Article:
Cometh the hour, cometh the Dua. The second single from her musical composition ‘ Future Nostalgia ’ saw Dua come out all-legwarmers-blazin ’ with this adrenalised ‘ 80s-hued firecracker, which tipped a wink to Olivia Newton-John ’ s hearty murder of the same appoint. Although it dropped in January, it heroically kept dopamine levels raised during Lockdown 1, whether soundtracking an escapist kitchen-disco or home HIIT exercise ( an option camp neon aerobics-inspired television underscores the aesthetic ). Inspired by Flashdance, it was an brutal riot of spoken-word pre-choruses and euphoric goldplate hooks that hit like a baloney of industrial-strength poppers. “ We created something phenomenal, don ’ t you agree ? ” she asked. We sure do .
Best bit: When it goes full ’ 80s wind-machine during the “ detention on, merely a little compressed ! ” bridge. GR
1. Cardi B and Megan Thee Stallion – ‘WAP’
The most talk about song of 2020 is besides our Number One. Could there be any other ?
A sparse, juddering beatnik, an disingenuously deploy sample of Frank Ski ’ south 1992 Baltimore club basic ‘ Whores In This House ’ and the double talents of Cardi B and Megan Thee Stallion – there very were no add frills to be found on ‘ WAP ’. With two of the most trailblazing names in rap at its helm, ‘ WAP ’ didn ’ t want bells and whistles. In place of maximalism, Cardi and Meg stood ferociously imaginative in penning their flyblown loveletter to wet buttocks kitty, and the eminently quotable one-liners *ahem* come thick and fast.
crucially, the two sport artists were absolutely matched partners in filth, one-upping each other with elated preciseness. “ Put this cunt correct in your boldness, swipe your nose like a credit calling card, ” demanded Cardi, single-handed making a case for both mouth-spitting and the immediate death of contactless payments during a highly contagious pandemic. then Meg rose to the affair. “ In the food chain, I ’ m the one that eat ya / If he ate my american samoa, he ’ s a bottomfeeder, ” she smirked, before promising to spell her own name as she “ ride the dick ” .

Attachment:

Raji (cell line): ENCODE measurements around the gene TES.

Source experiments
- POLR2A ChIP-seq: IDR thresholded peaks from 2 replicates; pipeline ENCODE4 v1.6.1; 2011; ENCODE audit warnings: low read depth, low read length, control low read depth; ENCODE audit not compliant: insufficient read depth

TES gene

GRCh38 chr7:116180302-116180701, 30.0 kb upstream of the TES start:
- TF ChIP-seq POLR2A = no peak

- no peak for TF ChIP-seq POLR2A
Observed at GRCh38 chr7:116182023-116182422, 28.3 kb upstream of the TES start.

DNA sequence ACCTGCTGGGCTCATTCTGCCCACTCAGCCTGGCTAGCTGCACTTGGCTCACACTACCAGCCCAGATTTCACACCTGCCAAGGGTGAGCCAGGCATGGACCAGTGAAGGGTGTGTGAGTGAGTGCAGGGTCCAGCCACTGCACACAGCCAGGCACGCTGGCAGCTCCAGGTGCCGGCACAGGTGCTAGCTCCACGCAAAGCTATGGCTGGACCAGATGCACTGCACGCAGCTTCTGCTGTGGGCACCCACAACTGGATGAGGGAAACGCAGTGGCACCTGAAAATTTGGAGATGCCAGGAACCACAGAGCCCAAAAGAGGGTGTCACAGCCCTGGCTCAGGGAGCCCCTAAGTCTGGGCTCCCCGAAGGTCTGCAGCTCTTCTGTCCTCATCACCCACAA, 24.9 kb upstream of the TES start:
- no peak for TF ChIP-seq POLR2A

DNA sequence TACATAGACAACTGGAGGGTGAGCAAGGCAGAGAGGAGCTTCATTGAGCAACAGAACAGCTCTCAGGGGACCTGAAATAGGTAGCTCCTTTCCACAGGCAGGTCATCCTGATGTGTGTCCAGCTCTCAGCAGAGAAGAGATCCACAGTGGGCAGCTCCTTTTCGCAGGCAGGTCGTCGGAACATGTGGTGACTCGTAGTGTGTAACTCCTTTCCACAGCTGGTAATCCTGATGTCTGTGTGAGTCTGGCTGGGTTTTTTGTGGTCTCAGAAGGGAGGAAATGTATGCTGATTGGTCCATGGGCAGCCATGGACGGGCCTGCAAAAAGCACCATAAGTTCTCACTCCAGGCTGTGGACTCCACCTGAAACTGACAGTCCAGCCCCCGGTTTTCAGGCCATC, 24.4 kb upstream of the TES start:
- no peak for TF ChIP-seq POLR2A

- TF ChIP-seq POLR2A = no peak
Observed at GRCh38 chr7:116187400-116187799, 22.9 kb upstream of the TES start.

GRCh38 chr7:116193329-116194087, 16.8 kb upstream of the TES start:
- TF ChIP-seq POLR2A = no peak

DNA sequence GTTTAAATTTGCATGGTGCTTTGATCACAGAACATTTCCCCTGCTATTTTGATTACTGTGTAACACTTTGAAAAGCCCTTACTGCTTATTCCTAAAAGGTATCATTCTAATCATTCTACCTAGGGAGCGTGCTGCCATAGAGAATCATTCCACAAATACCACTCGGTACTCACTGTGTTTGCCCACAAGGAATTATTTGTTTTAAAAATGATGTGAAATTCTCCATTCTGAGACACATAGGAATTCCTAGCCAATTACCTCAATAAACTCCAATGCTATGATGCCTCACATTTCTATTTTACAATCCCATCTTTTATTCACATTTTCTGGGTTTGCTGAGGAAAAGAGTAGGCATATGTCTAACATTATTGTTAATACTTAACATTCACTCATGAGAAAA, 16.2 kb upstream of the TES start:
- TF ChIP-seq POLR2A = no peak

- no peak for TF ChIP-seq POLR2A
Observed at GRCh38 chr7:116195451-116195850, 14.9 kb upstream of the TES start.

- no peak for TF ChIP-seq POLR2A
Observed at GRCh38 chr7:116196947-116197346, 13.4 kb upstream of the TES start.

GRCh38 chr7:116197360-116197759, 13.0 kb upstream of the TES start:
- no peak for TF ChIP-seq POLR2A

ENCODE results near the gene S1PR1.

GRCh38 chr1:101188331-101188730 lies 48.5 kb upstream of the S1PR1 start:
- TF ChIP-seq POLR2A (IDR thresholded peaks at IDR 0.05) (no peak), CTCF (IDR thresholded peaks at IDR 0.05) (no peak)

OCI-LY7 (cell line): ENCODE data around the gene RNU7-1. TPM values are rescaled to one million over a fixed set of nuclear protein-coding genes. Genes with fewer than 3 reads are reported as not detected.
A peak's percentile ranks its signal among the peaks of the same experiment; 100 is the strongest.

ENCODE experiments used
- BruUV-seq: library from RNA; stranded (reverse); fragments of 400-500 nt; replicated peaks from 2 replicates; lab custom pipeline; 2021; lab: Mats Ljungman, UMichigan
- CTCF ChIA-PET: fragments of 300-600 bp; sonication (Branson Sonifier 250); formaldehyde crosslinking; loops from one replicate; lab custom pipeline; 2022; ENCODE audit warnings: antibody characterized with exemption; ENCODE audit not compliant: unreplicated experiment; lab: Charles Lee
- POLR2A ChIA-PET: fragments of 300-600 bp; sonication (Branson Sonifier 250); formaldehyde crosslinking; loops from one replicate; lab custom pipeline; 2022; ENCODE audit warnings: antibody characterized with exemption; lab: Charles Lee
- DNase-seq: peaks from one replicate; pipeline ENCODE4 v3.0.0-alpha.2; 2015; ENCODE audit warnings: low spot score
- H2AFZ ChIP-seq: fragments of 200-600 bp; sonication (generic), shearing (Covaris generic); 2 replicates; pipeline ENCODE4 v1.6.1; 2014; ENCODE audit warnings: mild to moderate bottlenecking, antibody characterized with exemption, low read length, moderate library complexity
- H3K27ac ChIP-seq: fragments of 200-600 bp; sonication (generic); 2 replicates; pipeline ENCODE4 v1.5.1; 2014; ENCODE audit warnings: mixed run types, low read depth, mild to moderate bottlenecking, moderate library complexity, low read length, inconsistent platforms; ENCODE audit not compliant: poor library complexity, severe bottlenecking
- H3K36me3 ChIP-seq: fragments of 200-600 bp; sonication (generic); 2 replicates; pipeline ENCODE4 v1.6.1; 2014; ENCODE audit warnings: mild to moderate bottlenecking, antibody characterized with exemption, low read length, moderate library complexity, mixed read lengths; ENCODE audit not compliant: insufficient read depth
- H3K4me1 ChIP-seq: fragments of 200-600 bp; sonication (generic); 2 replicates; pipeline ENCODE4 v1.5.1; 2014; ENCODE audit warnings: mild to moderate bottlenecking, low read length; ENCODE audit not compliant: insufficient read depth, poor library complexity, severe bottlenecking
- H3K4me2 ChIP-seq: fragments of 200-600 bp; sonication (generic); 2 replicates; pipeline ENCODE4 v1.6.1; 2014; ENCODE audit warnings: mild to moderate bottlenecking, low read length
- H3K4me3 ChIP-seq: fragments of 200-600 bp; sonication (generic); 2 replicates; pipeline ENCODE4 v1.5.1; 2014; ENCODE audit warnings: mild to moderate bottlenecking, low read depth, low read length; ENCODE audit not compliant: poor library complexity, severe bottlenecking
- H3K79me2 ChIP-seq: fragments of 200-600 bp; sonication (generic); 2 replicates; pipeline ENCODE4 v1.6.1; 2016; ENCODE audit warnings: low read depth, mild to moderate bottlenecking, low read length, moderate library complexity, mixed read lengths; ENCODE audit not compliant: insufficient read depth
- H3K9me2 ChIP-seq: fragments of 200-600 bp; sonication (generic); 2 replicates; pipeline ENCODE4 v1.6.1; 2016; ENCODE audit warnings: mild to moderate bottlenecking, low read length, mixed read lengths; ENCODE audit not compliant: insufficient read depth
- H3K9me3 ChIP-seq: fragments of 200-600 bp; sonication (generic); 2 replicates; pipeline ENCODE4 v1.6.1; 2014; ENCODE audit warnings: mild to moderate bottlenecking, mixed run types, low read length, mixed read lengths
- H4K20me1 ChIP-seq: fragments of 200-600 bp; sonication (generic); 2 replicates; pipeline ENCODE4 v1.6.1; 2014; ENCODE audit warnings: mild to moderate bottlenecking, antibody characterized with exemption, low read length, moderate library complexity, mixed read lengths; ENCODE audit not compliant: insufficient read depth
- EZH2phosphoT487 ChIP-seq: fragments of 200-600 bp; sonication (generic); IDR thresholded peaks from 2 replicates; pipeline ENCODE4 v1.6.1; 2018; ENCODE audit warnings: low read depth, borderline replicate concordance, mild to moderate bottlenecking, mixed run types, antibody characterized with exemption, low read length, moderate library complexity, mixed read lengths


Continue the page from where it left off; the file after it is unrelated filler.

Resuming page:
even the censored, radio-friendly “ wet and effusive ” version of ‘ WAP ’ was unfathomably dirty – a major accomplishment – and, best of all, the birdcall has succeeded in pissing off the kind of prudes who wither with disgust every clock a woman dares to centre her own sexual desire. Dangerously horny in a manner that speaks immediately to the casual arouse bans of the lockdown age, ‘ WAP ’ was the titan racetrack that drenched the stallion year. Bring a bucket and a wipe up .
Best bit: Though it ’ mho hard to pick precisely one searing lineage, the absolute exuberance of Cardi ’ s “ want you to park that Big Mack Truck right in this little garage ” surely takes the trophy. EH